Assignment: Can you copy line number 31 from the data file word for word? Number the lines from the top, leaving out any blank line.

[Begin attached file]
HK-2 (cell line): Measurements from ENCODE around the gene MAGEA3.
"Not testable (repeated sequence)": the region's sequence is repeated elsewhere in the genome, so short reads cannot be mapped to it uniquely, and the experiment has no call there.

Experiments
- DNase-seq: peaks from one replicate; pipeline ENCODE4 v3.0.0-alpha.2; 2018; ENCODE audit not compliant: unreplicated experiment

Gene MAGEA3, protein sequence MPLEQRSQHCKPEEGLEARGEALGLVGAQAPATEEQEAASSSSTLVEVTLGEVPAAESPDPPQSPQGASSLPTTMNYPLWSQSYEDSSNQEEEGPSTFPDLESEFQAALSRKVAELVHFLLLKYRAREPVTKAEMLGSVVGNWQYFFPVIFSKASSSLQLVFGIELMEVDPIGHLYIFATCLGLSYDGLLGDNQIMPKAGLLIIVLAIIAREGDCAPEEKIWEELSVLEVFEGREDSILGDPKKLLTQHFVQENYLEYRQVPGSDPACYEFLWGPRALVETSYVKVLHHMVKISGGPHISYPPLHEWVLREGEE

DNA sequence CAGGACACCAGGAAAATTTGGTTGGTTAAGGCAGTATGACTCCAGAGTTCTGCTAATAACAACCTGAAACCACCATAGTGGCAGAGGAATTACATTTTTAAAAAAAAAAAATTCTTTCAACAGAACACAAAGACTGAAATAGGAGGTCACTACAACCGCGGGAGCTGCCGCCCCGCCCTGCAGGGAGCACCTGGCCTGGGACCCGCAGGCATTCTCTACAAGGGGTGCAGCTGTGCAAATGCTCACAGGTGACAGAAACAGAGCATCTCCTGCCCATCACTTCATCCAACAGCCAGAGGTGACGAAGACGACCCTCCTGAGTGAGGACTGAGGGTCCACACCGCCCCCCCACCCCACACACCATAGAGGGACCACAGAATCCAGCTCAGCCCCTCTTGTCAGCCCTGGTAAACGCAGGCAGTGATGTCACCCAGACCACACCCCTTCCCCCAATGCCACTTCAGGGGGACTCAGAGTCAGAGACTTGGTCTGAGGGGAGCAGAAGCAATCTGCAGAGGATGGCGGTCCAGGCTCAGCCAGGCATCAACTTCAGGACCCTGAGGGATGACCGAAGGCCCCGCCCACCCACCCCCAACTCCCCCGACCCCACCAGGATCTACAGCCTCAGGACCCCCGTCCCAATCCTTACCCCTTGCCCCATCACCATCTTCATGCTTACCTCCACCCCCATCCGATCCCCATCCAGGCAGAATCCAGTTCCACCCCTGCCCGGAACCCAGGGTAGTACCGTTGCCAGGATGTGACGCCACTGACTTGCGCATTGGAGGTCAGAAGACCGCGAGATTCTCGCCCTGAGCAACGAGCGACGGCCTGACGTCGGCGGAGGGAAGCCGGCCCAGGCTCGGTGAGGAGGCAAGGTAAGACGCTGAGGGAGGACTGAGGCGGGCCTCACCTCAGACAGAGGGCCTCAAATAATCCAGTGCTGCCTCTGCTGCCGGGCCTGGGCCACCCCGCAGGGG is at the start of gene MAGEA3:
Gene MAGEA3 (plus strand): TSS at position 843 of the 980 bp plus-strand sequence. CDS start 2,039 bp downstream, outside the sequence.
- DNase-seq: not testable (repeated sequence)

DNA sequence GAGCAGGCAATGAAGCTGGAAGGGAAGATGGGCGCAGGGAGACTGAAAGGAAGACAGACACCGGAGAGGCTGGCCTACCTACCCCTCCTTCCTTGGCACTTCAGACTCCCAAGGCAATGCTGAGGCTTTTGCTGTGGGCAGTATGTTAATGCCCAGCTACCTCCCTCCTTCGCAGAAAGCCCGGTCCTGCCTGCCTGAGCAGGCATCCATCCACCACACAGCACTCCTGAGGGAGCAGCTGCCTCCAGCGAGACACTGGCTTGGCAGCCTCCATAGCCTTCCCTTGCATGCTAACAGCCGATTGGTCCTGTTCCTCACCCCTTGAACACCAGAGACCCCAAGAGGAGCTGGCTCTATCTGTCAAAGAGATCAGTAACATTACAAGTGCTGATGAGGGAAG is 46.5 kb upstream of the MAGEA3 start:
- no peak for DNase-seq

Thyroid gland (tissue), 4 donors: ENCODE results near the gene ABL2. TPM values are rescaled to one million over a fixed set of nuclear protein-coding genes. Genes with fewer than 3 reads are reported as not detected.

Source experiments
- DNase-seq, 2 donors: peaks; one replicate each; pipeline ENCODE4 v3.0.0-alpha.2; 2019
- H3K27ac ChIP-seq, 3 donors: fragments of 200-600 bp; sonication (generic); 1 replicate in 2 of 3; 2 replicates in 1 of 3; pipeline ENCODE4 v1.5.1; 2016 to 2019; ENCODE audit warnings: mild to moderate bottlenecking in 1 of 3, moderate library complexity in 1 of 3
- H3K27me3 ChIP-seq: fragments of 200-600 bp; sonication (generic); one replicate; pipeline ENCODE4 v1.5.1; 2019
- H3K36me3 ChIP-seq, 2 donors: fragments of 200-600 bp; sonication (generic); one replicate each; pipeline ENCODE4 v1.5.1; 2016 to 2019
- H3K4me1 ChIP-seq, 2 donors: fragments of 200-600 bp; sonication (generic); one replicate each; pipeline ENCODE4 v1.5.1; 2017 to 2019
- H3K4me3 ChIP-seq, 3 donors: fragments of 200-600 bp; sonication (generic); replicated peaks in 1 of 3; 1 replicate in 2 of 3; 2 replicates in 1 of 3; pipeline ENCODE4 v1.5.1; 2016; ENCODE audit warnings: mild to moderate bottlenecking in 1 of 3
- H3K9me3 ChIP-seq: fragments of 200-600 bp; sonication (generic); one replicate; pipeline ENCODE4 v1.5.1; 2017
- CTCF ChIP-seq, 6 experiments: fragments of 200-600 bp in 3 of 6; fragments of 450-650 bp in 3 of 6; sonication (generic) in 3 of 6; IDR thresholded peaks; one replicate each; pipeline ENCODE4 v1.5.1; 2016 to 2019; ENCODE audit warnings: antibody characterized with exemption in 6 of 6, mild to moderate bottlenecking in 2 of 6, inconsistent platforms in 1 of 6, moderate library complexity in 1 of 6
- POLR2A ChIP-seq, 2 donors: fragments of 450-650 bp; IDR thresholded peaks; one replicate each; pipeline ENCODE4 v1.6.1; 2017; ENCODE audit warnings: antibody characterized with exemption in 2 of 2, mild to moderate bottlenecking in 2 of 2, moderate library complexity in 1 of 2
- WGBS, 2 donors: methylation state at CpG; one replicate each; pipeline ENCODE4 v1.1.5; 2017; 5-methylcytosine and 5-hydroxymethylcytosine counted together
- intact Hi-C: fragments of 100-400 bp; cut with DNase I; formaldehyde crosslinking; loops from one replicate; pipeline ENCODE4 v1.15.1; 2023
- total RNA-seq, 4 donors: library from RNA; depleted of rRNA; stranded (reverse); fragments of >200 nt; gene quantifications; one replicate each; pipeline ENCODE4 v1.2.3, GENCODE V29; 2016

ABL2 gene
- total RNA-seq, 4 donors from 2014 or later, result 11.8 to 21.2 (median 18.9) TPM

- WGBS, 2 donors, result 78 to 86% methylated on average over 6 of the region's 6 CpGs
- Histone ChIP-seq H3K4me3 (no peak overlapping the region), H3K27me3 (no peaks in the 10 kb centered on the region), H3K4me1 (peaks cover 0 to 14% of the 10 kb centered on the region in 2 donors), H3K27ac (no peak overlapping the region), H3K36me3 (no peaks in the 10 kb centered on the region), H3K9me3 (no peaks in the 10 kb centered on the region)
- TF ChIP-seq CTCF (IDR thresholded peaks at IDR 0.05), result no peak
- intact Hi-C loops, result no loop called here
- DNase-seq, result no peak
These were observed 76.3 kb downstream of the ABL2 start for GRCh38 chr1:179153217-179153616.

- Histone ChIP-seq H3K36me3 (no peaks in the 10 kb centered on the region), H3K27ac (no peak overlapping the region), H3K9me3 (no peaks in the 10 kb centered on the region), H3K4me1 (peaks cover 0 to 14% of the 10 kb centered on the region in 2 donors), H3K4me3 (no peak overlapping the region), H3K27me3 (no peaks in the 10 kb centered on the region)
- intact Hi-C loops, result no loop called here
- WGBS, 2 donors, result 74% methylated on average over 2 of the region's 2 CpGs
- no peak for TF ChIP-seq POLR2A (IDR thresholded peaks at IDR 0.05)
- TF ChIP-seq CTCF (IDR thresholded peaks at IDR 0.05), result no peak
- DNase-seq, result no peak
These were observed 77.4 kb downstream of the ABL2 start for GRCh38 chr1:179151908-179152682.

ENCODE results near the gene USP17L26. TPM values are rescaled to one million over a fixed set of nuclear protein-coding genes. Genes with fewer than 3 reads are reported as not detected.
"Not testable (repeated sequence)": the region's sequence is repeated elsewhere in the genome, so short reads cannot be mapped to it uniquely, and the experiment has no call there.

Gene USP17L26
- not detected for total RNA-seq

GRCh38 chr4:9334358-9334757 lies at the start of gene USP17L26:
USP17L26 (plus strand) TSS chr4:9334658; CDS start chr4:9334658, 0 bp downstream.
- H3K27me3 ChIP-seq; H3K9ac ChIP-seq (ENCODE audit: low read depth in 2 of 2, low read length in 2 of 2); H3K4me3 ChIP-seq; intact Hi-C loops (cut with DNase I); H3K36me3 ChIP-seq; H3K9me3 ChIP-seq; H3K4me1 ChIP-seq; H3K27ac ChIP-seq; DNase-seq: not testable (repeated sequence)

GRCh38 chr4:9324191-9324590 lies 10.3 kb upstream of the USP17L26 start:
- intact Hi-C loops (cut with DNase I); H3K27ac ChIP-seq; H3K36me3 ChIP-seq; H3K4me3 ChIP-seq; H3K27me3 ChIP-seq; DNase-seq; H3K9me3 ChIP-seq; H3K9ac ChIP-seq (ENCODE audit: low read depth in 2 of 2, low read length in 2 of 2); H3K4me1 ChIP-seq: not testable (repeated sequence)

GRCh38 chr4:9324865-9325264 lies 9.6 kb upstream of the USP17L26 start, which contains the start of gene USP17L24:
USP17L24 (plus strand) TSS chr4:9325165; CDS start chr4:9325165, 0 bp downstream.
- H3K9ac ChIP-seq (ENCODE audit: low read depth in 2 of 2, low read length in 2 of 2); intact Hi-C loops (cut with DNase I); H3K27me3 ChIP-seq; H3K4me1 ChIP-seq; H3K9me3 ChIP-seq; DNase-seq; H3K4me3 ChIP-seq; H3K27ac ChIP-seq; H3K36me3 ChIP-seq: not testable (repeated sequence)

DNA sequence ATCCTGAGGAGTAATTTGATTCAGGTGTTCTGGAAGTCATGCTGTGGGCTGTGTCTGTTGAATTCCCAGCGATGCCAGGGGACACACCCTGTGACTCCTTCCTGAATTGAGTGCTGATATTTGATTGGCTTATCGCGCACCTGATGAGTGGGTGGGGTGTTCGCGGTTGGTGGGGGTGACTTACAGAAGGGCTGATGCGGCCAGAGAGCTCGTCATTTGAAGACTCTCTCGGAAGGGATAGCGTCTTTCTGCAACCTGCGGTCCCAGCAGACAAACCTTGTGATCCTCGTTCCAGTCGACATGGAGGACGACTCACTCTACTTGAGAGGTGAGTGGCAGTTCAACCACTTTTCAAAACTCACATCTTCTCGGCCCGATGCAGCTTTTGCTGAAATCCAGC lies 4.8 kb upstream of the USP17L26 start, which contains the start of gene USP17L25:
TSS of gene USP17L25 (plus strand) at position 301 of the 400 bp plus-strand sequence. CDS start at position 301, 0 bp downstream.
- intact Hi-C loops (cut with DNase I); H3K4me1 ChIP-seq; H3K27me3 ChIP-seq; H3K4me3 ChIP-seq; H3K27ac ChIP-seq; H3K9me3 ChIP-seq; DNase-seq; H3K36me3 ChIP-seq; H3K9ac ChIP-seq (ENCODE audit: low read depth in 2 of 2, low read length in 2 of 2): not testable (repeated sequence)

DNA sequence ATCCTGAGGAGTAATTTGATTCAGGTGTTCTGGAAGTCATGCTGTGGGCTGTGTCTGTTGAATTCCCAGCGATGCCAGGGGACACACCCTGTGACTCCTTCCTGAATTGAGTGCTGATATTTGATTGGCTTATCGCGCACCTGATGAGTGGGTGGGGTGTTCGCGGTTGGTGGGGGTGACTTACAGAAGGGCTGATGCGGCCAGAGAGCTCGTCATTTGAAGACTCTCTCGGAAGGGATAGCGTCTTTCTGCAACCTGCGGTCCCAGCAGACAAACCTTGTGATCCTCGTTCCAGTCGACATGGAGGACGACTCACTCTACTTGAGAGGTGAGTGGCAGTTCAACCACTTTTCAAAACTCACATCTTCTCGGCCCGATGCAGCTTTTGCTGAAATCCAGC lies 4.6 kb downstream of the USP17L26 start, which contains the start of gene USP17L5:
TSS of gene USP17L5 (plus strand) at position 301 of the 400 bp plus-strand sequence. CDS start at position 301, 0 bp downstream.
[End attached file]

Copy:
- DNase-seq, result no peak